No need to make this too difficult.  If you were on 10g, you could so some fancy things with regexp_substr.  A simple example which should work on 9i and below:
Create a testing table for this demonstration named T1, think of this as your FOO table:

CREATE TABLE T1 AS
SELECT
  ROWNUM C1
FROM
  DUAL
CONNECT BY
  LEVEL<=100;

Now the first step, just retrieve the rows you want:

SELECT
  C1
FROM
  T1
WHERE
  C1 IN (1,98,12,33);

        C1
----------
         1
        12
        33
        98

Now, sort the rows:

SELECT
  C1
FROM
  T1
WHERE
  C1 IN (1,98,12,33)
ORDER BY
  INSTR('1,98,12,33,' , TO_CHAR(C1)||',');

        C1
----------
         1
        98
        12
        33

Note in the INSTR, the sequence of the numbers must end in a comma, and we tell INSTR to locate the number in the list with a comma appended to the end of the value of C1.
Your SQL statement would look like this:

SELECT .......
FROM FOO
LEFT JOIN BAR .......
WHERE FOO_ID IN (1, 98, 12, 33)
ORDER BY
  INSTR(',1,98,12,33,' , ','||TO_CHAR(FOO_ID)||',');

Or:

SELECT .......
FROM
  FOO,
  BAR
WHERE
  FOO.FOO_ID=BAR.FOO_ID(+)
  AND FOO_ID IN (1, 98, 12, 33)
ORDER BY
  INSTR(',1,98,12,33,' , ','||TO_CHAR(FOO_ID)||',');

Before deciding to use the above technique, determine if there is a better way to do *everything* in a single SQL statement.  You might be able to do this by wrapping your complicated SQL statement into an inline view, and joining to that just as if it were a regular table:

SELECT .......
FROM
  FOO,
  BAR,
  ( complicated SQL here ) V
WHERE
  V.FOO_ID=FOO.ID
  AND FOO.FOO_ID=BAR.FOO_ID(+)
ORDER BY
  V.RN;

The RN column would be generated inside the inline view V, possibly like this, if there is an ORDER BY clause in the inline view:

  ROWNUM RN




SQL – Recursive Summing of Related Entities

5 12 2009

December 5, 2009

A recent thread in the comp.databases.oracle.server Usenet group asked the following:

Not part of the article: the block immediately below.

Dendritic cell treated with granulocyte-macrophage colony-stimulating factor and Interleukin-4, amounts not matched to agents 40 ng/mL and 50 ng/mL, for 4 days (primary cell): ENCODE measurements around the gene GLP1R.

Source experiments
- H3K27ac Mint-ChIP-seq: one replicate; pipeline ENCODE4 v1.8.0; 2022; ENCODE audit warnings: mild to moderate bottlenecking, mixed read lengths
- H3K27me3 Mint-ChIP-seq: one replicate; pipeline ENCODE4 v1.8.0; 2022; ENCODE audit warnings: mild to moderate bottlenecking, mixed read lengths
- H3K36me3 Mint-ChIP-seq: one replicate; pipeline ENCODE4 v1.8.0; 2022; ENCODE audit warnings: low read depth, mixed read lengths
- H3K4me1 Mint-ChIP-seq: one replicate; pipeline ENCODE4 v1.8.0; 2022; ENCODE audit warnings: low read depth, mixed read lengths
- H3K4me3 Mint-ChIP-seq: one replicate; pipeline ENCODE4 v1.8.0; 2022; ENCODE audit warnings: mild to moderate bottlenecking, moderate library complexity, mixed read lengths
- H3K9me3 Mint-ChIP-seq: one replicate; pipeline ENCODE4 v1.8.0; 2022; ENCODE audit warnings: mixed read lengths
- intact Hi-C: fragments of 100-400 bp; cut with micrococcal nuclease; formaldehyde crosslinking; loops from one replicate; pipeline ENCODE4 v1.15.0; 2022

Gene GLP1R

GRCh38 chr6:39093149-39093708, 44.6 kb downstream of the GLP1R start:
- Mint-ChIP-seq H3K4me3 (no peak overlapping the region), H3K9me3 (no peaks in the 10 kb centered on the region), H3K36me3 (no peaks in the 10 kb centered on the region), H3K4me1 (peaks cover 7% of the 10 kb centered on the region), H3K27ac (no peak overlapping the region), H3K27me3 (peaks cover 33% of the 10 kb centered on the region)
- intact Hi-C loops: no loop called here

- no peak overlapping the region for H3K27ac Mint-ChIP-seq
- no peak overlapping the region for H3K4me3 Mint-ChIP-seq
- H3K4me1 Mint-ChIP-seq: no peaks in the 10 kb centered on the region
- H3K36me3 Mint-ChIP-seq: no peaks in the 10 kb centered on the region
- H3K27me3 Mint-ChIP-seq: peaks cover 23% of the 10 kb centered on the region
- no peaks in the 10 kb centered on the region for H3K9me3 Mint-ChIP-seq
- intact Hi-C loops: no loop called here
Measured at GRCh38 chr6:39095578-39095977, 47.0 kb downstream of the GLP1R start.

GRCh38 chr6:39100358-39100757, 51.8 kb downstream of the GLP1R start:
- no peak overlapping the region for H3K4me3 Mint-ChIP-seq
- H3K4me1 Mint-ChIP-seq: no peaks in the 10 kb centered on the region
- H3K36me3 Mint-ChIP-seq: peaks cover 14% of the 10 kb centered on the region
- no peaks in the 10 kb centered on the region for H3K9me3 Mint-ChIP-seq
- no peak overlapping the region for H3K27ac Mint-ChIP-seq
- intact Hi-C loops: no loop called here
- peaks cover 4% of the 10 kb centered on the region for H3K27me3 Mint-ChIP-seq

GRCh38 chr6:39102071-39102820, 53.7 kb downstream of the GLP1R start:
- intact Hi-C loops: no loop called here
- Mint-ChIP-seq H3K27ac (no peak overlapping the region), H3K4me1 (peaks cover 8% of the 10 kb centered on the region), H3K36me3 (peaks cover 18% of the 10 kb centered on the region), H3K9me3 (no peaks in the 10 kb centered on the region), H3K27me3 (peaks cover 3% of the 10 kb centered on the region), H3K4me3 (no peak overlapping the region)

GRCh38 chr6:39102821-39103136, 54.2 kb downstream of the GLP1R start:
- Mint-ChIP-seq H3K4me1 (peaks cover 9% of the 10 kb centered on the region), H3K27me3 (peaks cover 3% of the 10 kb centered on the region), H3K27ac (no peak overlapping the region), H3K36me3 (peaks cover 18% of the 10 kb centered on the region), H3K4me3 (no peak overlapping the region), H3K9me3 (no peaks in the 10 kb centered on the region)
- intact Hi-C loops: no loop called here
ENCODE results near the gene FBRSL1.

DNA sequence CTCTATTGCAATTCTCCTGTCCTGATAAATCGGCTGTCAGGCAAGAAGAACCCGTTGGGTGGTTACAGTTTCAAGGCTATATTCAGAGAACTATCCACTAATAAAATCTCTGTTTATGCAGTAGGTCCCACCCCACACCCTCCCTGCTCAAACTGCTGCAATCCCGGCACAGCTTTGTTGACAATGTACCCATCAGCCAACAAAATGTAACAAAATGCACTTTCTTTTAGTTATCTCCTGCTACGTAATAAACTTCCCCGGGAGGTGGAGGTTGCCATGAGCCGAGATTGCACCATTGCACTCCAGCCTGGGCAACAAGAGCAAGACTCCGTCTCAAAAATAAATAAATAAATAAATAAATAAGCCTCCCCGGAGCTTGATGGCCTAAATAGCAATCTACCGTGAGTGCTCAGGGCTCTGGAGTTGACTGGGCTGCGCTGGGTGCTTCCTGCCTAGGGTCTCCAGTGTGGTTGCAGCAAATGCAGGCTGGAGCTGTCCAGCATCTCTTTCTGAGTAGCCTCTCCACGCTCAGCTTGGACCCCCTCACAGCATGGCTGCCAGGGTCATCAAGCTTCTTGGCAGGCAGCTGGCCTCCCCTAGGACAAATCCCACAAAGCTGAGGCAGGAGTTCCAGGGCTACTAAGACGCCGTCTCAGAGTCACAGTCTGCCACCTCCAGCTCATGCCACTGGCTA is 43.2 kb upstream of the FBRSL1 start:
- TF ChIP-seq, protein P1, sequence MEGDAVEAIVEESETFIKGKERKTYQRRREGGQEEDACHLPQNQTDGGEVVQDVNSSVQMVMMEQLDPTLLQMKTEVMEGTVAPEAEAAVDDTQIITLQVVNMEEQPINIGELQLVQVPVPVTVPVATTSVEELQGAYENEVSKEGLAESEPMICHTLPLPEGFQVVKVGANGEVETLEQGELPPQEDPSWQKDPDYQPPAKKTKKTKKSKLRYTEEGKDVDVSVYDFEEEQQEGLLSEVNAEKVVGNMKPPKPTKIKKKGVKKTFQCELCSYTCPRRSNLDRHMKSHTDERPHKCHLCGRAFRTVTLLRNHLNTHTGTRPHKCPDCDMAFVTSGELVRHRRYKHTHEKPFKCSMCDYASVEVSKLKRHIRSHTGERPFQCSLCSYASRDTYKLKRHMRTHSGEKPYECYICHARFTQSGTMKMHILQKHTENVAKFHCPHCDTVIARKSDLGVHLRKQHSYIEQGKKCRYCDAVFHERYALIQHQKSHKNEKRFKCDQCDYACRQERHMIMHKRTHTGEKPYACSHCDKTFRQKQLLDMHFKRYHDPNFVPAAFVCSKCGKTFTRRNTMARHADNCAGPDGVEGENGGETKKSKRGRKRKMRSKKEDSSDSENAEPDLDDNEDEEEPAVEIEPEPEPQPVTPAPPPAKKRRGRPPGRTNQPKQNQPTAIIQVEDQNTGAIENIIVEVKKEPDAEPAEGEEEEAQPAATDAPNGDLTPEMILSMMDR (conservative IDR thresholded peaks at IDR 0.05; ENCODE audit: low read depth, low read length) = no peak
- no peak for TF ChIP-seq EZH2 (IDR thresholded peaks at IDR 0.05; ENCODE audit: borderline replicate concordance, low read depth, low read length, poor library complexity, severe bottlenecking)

http://groups.google.com/group/comp.databases.oracle.server/browse_thread/thread/fdce5b3d641c5f1a

Table dir_size stores the mbytes of storage used in a given directory. Table directories stores various directory names which may or may not exist in table dir_size.
For every directory in table directories, report the cumulative storage in that directory and all its subdirectories. This solution uses a cartesian join.  I imagine it will not scale well.

Thanks in advance!

create table dir_size (
  dir_name     varchar2(40),
  mbytes       number
  );

create table directories (
  dir_name    varchar2(40)
  );

insert into dir_size values ('c:\aaa\bbb\ccc\ddd', 100);
insert into dir_size values ('c:\aaa\bbb\ccc', 100);
insert into dir_size values ('c:\aaa\bbb', 100);
insert into dir_size values ('c:\aaa', 100);
insert into dir_size values ('c:\', 100);
insert into directories values ('c:\aaa\bbb\ccc\ddd');
insert into directories values ('c:\aaa\bbb\ccc');
insert into directories values ('c:\aaa\bbb');
insert into directories values ('c:\aaa');
insert into directories values ('c:\');
insert into directories values ('c:\xxx\yyy\zzz');
commit;

select dir_name, sum(mbytes) from (